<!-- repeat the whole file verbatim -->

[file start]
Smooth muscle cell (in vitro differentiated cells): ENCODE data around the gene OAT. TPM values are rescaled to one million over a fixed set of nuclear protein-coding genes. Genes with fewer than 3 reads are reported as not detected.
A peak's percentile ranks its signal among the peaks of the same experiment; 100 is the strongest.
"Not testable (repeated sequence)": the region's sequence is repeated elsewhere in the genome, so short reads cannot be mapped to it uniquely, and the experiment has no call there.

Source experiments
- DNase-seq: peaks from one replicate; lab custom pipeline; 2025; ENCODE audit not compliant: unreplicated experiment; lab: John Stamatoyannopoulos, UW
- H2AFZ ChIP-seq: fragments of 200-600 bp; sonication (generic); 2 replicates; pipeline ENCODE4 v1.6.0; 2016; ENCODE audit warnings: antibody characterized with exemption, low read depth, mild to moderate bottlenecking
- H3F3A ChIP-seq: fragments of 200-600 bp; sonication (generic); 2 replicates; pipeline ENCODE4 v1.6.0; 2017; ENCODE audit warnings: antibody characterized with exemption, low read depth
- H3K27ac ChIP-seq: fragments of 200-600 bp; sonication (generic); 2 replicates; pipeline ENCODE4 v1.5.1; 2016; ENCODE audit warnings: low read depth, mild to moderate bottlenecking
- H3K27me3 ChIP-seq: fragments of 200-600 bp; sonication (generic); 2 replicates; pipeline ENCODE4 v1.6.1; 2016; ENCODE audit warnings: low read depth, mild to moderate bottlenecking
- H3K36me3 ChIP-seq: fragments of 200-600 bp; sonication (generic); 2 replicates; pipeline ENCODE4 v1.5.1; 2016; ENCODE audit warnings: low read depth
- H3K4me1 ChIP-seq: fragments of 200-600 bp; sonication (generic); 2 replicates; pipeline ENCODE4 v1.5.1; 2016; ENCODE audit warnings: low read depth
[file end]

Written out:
Smooth muscle cell (in vitro differentiated cells): ENCODE data around the gene OAT. TPM values are rescaled to one million over a fixed set of nuclear protein-coding genes. Genes with fewer than 3 reads are reported as not detected.
A peak's percentile ranks its signal among the peaks of the same experiment; 100 is the strongest.
"Not testable (repeated sequence)": the region's sequence is repeated elsewhere in the genome, so short reads cannot be mapped to it uniquely, and the experiment has no call there.

Source experiments
- DNase-seq: peaks from one replicate; lab custom pipeline; 2025; ENCODE audit not compliant: unreplicated experiment; lab: John Stamatoyannopoulos, UW
- H2AFZ ChIP-seq: fragments of 200-600 bp; sonication (generic); 2 replicates; pipeline ENCODE4 v1.6.0; 2016; ENCODE audit warnings: antibody characterized with exemption, low read depth, mild to moderate bottlenecking
- H3F3A ChIP-seq: fragments of 200-600 bp; sonication (generic); 2 replicates; pipeline ENCODE4 v1.6.0; 2017; ENCODE audit warnings: antibody characterized with exemption, low read depth
- H3K27ac ChIP-seq: fragments of 200-600 bp; sonication (generic); 2 replicates; pipeline ENCODE4 v1.5.1; 2016; ENCODE audit warnings: low read depth, mild to moderate bottlenecking
- H3K27me3 ChIP-seq: fragments of 200-600 bp; sonication (generic); 2 replicates; pipeline ENCODE4 v1.6.1; 2016; ENCODE audit warnings: low read depth, mild to moderate bottlenecking
- H3K36me3 ChIP-seq: fragments of 200-600 bp; sonication (generic); 2 replicates; pipeline ENCODE4 v1.5.1; 2016; ENCODE audit warnings: low read depth
- H3K4me1 ChIP-seq: fragments of 200-600 bp; sonication (generic); 2 replicates; pipeline ENCODE4 v1.5.1; 2016; ENCODE audit warnings: low read depth